In certain small doses, the work has its nice moments. I found the setting of Psalm 120 in Part II, “In my distress I cried unto the Lord,” the most compelling of the evening. Quick switches from major to minor and back again effectively conveyed the feel of iniquity and the need for forgiveness. The employment of augmented chords in Psalm 131 was also a colorful touch. But these contrasts appeared too infrequently to make of the several parts a convincing whole.

The performance of both works was up to the high standards we have come to expect of the Master Chorale. Its vocal production was nicely articulated in the Disney’s clear acoustics. Gershon’s handling of the musical forces ensured equal amounts of tenderness and power. His Mozart moved the drama crisply, and he kept the cloying quotient in the Kirchner in check. The orchestra played here, as always, with full commitment and precision.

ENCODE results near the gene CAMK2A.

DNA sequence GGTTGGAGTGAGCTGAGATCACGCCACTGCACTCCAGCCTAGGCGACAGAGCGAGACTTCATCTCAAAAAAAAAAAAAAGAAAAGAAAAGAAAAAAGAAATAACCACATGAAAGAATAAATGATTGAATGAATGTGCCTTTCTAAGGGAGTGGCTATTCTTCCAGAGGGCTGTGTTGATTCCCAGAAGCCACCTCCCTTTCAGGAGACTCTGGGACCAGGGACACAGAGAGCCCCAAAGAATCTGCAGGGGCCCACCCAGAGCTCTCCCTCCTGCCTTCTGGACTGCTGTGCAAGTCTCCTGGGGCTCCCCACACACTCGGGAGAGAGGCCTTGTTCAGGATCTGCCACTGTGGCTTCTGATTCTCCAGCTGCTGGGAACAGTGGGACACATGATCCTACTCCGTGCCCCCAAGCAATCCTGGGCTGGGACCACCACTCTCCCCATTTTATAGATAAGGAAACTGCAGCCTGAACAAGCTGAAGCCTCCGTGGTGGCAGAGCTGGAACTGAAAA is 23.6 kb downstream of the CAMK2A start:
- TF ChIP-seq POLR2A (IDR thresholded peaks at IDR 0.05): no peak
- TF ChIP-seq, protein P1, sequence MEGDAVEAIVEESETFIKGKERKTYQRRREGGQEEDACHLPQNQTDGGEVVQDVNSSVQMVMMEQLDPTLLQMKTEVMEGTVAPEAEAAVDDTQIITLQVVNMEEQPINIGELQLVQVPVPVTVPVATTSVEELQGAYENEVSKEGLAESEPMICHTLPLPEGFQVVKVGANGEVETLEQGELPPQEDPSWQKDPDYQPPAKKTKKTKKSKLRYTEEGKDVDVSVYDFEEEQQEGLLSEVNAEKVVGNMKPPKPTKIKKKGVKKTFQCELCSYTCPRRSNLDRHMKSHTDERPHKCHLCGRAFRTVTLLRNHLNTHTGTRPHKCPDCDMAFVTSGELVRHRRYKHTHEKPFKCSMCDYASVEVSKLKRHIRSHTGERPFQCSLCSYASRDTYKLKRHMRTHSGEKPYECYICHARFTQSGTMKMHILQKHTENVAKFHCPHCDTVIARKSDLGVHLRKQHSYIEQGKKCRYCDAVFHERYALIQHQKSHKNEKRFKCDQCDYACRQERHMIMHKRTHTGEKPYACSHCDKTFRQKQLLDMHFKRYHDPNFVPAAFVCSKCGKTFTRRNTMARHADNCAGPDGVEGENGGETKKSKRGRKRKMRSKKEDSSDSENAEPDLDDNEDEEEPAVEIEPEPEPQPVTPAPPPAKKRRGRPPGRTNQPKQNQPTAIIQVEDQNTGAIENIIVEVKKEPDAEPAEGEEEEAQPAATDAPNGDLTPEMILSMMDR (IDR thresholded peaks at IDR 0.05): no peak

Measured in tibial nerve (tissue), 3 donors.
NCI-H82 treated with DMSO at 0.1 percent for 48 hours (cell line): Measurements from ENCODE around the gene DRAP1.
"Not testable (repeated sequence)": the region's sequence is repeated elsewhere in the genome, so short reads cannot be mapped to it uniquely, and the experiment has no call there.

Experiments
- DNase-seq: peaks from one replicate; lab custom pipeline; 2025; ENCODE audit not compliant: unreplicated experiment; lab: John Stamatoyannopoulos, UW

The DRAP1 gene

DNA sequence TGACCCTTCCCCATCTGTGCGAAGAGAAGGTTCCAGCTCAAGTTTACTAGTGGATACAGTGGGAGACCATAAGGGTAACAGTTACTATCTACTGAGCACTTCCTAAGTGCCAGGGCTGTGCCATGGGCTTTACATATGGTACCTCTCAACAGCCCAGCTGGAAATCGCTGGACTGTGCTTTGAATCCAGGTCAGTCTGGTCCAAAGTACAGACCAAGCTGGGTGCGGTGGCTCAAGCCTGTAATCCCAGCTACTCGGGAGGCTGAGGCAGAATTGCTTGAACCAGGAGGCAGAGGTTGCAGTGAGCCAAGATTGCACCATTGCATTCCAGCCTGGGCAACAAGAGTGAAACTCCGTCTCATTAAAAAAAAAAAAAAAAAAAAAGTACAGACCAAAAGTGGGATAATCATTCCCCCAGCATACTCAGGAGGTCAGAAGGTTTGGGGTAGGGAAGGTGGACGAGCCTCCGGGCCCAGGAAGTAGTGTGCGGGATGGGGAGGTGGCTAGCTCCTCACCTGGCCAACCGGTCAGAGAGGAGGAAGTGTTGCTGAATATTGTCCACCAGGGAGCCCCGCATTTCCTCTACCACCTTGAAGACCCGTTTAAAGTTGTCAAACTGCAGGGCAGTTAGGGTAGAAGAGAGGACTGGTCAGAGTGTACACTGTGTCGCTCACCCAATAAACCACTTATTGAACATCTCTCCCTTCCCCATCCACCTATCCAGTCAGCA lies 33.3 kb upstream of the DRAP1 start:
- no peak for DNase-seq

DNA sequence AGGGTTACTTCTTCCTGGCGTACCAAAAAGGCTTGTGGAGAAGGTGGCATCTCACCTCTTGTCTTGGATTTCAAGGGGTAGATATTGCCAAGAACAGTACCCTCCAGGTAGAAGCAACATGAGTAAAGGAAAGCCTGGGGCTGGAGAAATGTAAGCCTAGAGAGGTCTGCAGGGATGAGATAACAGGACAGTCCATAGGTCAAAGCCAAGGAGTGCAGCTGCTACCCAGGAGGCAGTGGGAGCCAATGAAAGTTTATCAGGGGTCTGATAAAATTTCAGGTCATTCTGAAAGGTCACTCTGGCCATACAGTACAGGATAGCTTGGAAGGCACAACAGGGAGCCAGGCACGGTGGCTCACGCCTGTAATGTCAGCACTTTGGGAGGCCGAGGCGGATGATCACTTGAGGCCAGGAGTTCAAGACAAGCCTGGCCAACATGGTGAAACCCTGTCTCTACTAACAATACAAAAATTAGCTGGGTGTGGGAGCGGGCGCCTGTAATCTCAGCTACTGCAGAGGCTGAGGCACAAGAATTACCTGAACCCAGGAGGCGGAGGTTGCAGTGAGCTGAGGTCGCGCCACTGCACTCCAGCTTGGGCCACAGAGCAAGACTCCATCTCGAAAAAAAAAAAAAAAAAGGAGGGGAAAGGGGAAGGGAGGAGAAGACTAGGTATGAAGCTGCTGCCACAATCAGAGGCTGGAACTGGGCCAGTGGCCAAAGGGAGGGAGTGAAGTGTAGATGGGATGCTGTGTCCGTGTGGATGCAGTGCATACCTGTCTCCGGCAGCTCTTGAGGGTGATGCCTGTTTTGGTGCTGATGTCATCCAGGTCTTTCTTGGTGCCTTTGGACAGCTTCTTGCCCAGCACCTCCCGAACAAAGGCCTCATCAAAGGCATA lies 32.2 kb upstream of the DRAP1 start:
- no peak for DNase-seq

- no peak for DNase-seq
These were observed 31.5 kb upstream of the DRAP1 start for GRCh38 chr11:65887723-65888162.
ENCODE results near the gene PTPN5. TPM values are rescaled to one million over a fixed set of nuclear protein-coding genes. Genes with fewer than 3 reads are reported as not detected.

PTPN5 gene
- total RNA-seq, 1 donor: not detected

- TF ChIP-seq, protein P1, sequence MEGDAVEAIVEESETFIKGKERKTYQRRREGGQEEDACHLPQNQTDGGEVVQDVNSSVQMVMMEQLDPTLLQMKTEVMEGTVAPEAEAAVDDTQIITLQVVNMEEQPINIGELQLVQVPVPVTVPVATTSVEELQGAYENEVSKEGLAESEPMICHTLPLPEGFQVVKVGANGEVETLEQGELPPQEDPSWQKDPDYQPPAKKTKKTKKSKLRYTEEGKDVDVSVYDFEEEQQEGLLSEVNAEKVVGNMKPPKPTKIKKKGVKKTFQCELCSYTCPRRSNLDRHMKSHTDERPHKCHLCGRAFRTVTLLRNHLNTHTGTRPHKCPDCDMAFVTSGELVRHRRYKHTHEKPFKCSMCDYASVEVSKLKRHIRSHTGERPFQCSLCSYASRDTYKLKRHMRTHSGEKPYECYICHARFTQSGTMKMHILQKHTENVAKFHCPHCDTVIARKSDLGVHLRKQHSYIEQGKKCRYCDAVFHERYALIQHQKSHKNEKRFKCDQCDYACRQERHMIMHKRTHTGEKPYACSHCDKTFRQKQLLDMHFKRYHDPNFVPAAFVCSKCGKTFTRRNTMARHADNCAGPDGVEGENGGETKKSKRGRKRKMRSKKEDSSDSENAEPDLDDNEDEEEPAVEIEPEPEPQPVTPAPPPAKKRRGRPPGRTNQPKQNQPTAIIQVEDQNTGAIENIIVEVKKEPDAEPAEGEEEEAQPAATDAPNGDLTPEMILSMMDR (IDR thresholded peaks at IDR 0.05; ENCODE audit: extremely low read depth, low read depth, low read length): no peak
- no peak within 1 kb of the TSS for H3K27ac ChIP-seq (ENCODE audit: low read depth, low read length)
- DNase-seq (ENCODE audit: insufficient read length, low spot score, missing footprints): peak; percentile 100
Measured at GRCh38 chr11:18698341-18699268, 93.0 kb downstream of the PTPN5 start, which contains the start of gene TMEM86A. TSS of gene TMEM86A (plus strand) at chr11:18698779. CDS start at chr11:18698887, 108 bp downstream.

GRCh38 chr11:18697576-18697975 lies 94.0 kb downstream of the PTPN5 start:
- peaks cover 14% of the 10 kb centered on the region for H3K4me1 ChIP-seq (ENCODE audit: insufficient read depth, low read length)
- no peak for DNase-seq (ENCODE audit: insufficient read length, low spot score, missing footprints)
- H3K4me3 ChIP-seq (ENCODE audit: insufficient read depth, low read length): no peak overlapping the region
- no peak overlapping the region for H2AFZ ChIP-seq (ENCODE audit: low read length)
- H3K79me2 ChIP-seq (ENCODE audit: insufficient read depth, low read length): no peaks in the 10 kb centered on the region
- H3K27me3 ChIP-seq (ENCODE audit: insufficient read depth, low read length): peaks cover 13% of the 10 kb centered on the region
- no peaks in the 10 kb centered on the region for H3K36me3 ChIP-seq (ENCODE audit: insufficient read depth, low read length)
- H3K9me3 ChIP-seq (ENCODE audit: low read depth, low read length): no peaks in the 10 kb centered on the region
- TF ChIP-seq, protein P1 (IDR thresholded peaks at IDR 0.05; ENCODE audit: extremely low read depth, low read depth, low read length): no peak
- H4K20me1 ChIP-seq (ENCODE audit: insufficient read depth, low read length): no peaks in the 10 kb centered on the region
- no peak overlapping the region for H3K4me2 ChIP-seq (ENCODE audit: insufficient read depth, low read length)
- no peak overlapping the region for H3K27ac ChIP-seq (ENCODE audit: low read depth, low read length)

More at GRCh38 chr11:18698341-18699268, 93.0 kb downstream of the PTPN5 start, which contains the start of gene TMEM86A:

After the concert: Gilfry, from left, Gershon, J’Nai Bridges, Redpath, David Portillo.

Resonant baritone Rod Gilfry was commanding in the first and third sections of the Kirchner, his outings later on in the Mozart adding an equivalent gravitas. Liv Redpath’s crystalline rendition of three of the Psalms, from the middle depths of the stage, invoked a sense of celestial visitation, as did her welcome presence in the Requiem. Mezzo-soprano J’Nai Bridges’ rich voice supplied human compassion to the middle sections of the Requiem, and so did the bright tenor of David Portillo. Tenor Robert Norman and baritone Abdiel González, both regular members of the Master Chorale, occupied opposite sides of the stage in the middle “conflicted” part of Songs of Ascent, representing competing claims of divine support.

Where the Mozart, flawed though it is, retains an urgency born of the composer’s existential crisis, the Kirchner offers a serenity of a leisurely visit taken at one’s option. In a larger sense, it’s not Kirchner’s fine craftsmanship that rankles, it’s the sense of his inoculation from a complex and urgent reality that is a defining characteristic of the modern world.

Rodney Punt publishes LA Opus, an on-line journal of music and theater based in Los Angeles. His concert reviews can also be found on The Huffington Post and San Francisco Classical Voice. Early on a performer (clarinet, oboe, piano, voice, and choral direction), he served in academic administration at the USC School of Performing Arts, followed by two decades as Deputy Director of the L.A. City Cultural Affairs Department.